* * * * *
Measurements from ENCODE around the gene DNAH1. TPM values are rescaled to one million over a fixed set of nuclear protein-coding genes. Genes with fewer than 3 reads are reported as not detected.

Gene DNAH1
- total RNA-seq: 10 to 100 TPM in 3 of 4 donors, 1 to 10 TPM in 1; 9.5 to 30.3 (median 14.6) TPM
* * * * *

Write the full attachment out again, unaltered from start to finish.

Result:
Measurements from ENCODE around the gene DNAH1. TPM values are rescaled to one million over a fixed set of nuclear protein-coding genes. Genes with fewer than 3 reads are reported as not detected.

Gene DNAH1
- total RNA-seq: 10 to 100 TPM in 3 of 4 donors, 1 to 10 TPM in 1; 9.5 to 30.3 (median 14.6) TPM